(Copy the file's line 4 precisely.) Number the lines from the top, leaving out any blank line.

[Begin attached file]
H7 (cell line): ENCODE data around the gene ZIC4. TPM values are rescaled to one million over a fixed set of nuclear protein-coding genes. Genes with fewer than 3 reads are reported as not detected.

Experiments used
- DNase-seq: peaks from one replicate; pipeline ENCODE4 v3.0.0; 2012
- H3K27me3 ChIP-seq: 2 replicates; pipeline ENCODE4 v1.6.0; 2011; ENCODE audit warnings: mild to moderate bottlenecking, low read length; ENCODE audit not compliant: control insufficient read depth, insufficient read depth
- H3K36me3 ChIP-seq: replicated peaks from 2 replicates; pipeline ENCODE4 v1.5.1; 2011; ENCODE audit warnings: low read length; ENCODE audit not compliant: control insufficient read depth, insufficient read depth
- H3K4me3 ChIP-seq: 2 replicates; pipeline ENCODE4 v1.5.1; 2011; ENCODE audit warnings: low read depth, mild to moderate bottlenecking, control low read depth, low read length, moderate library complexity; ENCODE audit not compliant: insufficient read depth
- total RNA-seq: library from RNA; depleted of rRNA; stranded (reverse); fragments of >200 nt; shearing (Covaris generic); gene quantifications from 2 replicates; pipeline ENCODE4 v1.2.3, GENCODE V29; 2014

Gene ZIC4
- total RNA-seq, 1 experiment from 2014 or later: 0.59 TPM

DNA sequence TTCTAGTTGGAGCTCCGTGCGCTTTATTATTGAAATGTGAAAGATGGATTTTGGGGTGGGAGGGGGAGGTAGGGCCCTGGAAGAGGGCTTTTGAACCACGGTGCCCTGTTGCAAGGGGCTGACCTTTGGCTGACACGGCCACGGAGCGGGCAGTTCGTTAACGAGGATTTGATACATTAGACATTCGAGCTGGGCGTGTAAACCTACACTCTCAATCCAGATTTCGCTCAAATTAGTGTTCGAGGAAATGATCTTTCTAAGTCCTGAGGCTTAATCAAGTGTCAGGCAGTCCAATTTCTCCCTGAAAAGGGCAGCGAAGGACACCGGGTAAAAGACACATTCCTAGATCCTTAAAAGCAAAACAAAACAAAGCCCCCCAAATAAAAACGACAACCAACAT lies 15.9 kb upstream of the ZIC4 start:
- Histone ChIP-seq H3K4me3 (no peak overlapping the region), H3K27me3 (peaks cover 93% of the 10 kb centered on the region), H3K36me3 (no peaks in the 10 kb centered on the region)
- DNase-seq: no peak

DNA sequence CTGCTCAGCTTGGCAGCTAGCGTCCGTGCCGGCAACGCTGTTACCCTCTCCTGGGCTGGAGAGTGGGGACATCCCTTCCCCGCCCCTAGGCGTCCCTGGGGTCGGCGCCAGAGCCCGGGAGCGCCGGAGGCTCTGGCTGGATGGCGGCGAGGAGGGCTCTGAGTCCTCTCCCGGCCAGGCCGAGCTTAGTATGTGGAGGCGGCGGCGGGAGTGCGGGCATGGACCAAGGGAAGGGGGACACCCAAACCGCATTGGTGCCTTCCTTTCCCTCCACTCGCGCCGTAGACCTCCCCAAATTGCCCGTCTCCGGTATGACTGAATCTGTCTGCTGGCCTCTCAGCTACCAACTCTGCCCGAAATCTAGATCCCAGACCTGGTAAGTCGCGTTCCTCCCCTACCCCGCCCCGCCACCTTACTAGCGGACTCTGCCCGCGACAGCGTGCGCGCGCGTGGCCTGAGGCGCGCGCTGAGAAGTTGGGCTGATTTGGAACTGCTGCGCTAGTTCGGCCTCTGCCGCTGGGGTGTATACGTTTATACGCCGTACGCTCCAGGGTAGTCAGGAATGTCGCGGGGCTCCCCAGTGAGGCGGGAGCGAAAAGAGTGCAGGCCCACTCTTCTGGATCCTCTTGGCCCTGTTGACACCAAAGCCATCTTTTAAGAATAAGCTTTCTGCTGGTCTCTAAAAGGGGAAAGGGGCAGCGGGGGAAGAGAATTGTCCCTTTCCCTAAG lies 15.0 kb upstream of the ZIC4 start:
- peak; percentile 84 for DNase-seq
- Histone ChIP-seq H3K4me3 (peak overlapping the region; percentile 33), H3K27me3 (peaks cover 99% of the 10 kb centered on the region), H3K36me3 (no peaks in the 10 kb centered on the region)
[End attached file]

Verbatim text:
- H3K27me3 ChIP-seq: 2 replicates; pipeline ENCODE4 v1.6.0; 2011; ENCODE audit warnings: mild to moderate bottlenecking, low read length; ENCODE audit not compliant: control insufficient read depth, insufficient read depth